Published: August 26, 2020
- International Balanced
- International Growth
- Gold & Precious Metals
- Natural Resources
- Peter Schiff
July continued to see a growing divergence between stock markets, buoyed by technology stocks and many economies stalling in the face of renewed flare-ups of infection.
The US Federal Reserve delivered a gloomy assessment of current economic conditions and the risks that lie ahead for the global economy. To counteract the most severe downturn “in our lifetime”, it left the doors open to using any tools at its disposal to support the US economy “until it is confident the economy has weathered recent events and is on track to achieve its maximum employment and price stability goals.”
The diagram produced by J.P. Morgan below puts the recession into context.
Contracting economies, weakening forecasts
The US economy shrunk by 9.5% in the second quarter (annualised -32.9%) and personal spending was particularly hard hit, declining 34.5%, its steepest contraction since the 1940s. Meanwhile, the Eurozone’s economy contracted 12.1% in the second quarter – the most significant quarterly decline on record.
On a more positive note, PMI data moved past 50 for the first time since COVID-19 appeared in the US and Europe. This suggests expansion, although Goldman Sachs’ Current Activity Index pegs the recent economic slowdown in July at -3.8% versus a positive 0.5% the month before.
The path of the virus remains the dominant driver of near-term growth. As infections continue to spread, forecasts are weakening. Early in July, Goldman Sachs reduced its US GDP estimate for 2020 to -4.6% versus -4.2% previously, based on a 25% rebound in the third quarter, also lower than its previous 33% figure.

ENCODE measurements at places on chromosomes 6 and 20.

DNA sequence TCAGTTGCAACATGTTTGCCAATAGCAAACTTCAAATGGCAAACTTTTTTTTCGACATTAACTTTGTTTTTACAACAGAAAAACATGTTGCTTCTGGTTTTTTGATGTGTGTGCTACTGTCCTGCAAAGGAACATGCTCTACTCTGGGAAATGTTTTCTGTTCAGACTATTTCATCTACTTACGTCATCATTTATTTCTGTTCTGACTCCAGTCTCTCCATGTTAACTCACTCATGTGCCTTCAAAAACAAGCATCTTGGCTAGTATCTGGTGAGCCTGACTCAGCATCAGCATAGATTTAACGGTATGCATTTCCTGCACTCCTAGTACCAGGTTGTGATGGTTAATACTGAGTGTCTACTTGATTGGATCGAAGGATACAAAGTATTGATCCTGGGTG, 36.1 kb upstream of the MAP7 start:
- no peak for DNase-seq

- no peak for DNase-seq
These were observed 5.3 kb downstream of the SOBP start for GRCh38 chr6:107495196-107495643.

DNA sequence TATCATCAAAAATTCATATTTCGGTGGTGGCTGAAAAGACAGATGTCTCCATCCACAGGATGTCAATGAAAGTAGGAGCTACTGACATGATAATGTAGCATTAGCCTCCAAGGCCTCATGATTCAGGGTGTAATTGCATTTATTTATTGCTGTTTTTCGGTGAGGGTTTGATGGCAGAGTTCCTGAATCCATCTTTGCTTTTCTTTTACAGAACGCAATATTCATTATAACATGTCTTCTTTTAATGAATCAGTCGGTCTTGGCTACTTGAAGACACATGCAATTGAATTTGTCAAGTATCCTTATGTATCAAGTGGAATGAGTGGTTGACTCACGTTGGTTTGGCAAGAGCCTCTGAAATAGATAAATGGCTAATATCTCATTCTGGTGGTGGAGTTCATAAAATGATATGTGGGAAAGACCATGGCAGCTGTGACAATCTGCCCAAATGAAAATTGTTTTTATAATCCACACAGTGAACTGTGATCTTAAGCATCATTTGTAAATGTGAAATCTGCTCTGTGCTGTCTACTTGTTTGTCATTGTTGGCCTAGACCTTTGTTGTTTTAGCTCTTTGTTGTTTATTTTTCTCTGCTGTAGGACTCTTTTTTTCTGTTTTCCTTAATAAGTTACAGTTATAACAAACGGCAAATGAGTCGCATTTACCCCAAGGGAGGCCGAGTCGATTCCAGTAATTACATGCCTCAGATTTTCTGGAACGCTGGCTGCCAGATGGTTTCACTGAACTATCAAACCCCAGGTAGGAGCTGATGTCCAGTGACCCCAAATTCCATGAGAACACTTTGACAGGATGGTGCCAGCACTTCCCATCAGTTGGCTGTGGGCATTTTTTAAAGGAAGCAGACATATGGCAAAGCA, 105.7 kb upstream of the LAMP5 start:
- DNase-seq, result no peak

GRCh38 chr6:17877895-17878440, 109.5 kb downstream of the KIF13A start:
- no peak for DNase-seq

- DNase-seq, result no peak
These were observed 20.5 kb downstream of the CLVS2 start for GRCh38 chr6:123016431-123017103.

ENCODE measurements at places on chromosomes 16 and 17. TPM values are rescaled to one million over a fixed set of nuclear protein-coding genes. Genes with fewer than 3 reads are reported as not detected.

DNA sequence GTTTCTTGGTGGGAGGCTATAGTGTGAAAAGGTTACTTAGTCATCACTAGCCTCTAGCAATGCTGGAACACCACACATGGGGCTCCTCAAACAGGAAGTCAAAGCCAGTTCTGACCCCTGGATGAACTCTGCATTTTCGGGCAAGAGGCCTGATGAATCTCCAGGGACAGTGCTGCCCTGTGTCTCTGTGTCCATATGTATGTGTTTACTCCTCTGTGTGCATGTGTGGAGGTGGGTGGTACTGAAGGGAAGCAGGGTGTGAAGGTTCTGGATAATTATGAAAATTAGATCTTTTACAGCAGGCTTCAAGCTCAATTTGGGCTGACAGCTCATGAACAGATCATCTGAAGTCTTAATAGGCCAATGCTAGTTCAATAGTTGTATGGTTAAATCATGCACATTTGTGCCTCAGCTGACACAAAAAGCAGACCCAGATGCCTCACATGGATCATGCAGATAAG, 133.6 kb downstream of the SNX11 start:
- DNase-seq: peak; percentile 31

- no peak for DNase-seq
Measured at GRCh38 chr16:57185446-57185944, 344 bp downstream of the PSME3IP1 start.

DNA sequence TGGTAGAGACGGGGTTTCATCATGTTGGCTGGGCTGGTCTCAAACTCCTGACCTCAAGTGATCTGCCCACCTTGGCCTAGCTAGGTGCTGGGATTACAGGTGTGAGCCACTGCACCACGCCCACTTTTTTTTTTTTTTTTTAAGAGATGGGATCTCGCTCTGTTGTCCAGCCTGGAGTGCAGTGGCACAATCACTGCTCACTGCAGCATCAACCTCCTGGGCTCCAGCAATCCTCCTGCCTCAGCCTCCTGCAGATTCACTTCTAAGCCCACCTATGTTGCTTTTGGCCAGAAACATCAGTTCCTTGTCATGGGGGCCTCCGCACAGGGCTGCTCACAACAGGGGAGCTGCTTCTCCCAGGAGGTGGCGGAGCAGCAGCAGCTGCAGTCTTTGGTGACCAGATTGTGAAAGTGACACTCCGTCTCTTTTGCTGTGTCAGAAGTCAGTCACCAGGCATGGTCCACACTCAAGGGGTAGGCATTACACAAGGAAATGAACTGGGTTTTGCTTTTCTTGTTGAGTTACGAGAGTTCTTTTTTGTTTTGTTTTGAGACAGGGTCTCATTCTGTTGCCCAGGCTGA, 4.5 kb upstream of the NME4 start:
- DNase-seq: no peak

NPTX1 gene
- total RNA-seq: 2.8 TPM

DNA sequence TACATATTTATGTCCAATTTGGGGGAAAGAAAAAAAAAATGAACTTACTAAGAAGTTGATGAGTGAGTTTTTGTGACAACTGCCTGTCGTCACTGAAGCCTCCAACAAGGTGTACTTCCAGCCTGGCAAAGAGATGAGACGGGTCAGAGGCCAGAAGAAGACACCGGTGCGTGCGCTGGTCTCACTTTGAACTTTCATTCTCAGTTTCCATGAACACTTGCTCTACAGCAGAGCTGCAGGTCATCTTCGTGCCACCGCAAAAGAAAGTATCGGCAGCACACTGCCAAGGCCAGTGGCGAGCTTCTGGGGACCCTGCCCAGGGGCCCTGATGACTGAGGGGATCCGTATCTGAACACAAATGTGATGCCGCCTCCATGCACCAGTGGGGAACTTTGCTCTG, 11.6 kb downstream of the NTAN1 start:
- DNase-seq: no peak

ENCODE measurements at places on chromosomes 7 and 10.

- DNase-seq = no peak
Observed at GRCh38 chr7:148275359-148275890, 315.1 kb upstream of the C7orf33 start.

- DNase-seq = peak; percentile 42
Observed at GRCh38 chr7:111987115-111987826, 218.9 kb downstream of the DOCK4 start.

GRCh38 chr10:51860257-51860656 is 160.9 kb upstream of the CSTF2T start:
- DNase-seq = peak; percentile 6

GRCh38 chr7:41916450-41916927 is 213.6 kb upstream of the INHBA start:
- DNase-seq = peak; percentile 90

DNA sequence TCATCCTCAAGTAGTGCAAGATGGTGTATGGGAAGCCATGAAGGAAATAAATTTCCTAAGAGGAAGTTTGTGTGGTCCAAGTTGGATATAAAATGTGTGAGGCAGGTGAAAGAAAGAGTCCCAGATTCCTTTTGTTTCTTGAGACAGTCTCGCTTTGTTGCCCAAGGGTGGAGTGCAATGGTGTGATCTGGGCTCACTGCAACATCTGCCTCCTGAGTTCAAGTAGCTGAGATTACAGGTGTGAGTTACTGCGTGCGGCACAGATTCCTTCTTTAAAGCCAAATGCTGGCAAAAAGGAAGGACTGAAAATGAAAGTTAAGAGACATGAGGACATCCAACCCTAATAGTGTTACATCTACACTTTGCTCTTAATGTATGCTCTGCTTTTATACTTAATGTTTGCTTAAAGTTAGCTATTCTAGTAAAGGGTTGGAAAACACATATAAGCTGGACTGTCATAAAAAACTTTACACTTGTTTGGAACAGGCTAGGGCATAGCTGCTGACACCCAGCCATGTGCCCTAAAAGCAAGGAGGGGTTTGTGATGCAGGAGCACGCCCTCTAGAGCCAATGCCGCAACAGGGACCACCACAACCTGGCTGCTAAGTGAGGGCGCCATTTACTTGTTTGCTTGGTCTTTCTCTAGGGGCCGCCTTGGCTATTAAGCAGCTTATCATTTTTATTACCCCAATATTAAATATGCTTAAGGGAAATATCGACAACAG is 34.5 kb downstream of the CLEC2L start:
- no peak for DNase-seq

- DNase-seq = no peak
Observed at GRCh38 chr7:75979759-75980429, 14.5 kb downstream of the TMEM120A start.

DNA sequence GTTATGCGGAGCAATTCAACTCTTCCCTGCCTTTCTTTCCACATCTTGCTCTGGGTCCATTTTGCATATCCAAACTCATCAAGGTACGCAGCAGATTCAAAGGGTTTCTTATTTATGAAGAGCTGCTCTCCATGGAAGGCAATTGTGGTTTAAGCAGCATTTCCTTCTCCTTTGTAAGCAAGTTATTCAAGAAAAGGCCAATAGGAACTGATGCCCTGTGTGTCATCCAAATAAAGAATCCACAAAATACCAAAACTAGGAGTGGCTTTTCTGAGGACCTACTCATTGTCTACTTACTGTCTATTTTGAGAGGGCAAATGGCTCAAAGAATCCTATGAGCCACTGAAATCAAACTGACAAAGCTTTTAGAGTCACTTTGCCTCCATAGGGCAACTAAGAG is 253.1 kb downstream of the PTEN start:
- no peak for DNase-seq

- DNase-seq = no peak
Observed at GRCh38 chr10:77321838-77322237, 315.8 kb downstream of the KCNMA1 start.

Meanwhile, the European Commission put forward a GDP Summer Forecast contraction of 8.3% for 2020, a steeper decline than its previous expectation of a 7.4% decrease in economic growth this year.
China bucks global downward trend
The outlook for China looks more positive and authorities have acted quickly to prevent infection flare-ups spreading further. Economists expect the Chinese economy to grow by 2% this year, the slowest growth since 1976 (see the graph below), but still one of the few countries in the world likely to put in a positive performance for the year.
The stock market is not the economy
By the end of July, the S&P 500 had managed to get back into positive territory year-to-date, reminding us that the stock market is not the economy. Most companies in the S&P 500 reported earnings above analyst expectations, with particularly strong figures from the large technology companies.
Apple’s quarterly revenues were significantly above analyst forecasts, with sales of iPhones, iPads and Mac computers surging. Revenues for the period were $59.7 billion, an 11% increase on a year ago. Facebook’s second-quarter sales also exceeded the most optimistic analysts’ estimates, with almost 3 billion monthly active users during the period.
The value of Amazon, Apple, Facebook, Google owner Alphabet and Microsoft has increased 50% since the beginning of 2020. In comparison, the other 495 companies in the S&P500 Index remain down at -11.4% (see graph below from Williams Markets Analytics).
At the other end of the spectrum, Expedia, the online travel giant, reported an 82% decline in revenue in the second quarter with total gross bookings declining $2.71 billion (90% down on the previous year).
We are currently maintaining a comfortable degree of cash in all portfolios.
Euro Pacific Advisors Management Team